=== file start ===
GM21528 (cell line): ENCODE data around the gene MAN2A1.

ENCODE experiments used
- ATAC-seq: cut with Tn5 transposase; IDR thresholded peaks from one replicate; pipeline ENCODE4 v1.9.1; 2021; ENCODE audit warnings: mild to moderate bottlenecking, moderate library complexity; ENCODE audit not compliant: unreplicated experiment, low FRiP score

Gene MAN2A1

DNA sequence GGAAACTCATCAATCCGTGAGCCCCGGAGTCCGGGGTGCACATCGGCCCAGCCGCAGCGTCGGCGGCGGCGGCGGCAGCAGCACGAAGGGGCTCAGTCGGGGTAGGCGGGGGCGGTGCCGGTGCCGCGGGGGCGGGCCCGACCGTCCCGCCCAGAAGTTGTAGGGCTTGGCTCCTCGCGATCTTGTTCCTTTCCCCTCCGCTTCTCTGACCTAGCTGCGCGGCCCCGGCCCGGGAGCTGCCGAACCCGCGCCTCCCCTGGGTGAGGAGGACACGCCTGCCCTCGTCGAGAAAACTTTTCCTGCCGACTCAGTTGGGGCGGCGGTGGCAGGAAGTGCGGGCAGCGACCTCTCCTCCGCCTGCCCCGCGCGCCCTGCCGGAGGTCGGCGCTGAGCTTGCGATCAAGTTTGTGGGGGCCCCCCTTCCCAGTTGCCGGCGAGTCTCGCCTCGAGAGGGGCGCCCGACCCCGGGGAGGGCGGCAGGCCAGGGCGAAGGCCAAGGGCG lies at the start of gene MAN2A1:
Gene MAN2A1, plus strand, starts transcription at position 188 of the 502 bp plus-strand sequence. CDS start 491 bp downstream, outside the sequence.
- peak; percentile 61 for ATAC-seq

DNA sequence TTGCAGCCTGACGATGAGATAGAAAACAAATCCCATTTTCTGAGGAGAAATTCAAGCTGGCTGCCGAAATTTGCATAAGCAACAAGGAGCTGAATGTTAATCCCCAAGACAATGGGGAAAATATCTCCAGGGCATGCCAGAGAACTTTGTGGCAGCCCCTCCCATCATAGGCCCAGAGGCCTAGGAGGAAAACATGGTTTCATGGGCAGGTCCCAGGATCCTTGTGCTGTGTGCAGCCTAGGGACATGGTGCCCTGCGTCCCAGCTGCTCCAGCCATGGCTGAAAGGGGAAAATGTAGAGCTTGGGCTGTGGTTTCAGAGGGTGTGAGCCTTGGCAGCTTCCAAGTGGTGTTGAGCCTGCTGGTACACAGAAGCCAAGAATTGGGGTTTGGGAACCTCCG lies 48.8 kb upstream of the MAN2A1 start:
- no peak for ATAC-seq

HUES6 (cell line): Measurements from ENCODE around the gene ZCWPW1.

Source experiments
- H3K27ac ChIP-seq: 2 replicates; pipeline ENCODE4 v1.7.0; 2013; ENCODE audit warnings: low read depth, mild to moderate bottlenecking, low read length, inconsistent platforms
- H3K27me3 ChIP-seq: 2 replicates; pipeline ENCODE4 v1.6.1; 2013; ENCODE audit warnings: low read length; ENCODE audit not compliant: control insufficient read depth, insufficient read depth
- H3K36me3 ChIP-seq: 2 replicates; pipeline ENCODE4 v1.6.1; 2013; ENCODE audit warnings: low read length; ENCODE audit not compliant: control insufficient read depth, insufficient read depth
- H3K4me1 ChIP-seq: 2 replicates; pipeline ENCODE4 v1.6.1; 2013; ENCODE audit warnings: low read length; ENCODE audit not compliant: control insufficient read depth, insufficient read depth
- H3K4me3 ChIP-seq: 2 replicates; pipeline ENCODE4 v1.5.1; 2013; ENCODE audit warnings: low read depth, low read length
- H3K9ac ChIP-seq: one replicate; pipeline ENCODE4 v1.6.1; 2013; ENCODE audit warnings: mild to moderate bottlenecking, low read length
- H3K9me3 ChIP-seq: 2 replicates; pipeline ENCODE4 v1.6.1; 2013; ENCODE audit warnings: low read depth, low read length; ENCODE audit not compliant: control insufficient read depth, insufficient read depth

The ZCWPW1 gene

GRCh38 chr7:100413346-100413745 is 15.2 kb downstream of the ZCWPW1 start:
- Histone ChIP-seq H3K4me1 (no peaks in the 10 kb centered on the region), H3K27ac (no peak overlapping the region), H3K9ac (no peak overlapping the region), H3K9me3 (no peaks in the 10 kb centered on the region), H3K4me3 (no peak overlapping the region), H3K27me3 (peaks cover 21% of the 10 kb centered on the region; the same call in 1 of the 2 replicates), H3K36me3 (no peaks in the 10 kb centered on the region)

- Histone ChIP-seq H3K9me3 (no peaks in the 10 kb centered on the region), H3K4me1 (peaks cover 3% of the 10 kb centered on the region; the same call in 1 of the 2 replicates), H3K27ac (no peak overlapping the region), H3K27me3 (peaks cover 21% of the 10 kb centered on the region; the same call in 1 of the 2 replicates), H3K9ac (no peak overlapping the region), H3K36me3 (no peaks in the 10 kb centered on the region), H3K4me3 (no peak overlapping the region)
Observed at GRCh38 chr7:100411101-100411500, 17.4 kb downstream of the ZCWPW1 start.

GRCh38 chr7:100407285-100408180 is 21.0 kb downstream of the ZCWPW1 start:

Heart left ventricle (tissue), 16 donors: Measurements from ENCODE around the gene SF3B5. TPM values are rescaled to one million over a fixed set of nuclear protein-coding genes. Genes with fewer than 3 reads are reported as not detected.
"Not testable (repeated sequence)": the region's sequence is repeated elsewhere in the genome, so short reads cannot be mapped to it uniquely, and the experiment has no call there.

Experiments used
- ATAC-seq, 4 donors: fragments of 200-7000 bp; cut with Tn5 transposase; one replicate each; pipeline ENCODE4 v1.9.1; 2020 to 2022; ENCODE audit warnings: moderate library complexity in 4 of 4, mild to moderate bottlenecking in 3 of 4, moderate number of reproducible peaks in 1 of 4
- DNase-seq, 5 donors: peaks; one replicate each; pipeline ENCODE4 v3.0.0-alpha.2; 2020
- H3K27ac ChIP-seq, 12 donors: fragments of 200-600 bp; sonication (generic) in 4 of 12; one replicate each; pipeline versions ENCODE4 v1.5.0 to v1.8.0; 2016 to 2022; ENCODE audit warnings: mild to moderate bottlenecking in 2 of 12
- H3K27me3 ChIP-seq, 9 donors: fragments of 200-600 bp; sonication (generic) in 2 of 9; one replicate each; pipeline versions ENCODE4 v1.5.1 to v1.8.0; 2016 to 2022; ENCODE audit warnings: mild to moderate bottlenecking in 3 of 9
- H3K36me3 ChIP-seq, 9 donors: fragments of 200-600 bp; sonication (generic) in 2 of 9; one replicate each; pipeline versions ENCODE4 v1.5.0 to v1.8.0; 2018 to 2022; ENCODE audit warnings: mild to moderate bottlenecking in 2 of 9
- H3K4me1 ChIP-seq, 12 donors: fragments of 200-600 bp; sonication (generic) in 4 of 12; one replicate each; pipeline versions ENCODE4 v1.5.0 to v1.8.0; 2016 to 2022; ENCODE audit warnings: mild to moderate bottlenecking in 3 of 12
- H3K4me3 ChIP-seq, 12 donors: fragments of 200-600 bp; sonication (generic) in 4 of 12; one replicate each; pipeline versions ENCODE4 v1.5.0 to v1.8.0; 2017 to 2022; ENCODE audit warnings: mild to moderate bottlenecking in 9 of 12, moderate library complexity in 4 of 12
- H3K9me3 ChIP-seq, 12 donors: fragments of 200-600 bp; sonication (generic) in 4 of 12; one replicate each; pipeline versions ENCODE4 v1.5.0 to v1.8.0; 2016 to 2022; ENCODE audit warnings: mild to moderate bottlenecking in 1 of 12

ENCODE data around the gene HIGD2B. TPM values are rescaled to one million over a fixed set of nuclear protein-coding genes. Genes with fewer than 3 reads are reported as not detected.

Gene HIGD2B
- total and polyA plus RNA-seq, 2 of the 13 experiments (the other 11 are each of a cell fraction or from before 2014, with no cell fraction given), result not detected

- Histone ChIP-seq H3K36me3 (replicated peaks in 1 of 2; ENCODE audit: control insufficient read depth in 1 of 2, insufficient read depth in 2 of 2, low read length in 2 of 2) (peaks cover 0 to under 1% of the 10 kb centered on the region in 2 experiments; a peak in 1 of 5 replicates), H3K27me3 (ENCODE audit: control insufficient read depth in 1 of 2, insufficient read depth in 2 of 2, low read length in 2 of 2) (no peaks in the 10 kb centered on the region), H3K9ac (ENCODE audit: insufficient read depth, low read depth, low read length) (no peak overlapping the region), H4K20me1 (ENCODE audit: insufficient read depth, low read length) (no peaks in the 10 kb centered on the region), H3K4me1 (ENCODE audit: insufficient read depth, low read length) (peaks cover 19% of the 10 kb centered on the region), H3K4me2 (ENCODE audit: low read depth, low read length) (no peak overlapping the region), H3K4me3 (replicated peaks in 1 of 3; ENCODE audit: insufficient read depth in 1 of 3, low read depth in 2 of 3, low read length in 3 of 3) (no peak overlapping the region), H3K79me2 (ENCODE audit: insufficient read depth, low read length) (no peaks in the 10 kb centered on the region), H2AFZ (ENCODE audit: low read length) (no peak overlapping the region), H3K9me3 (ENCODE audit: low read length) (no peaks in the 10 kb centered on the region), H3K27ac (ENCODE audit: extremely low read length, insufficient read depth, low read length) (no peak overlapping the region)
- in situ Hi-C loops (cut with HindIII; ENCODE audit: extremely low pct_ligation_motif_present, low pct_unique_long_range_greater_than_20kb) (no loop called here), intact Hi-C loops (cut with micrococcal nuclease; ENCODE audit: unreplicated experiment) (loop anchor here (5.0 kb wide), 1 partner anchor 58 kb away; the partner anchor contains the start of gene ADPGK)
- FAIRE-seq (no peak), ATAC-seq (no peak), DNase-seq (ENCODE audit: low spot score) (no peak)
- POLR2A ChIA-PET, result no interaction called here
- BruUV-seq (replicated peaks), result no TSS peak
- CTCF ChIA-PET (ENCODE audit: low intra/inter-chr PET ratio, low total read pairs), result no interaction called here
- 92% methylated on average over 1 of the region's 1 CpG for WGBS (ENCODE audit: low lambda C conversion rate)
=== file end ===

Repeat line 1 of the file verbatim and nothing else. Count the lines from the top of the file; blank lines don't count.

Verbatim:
GM21528 (cell line): ENCODE data around the gene MAN2A1.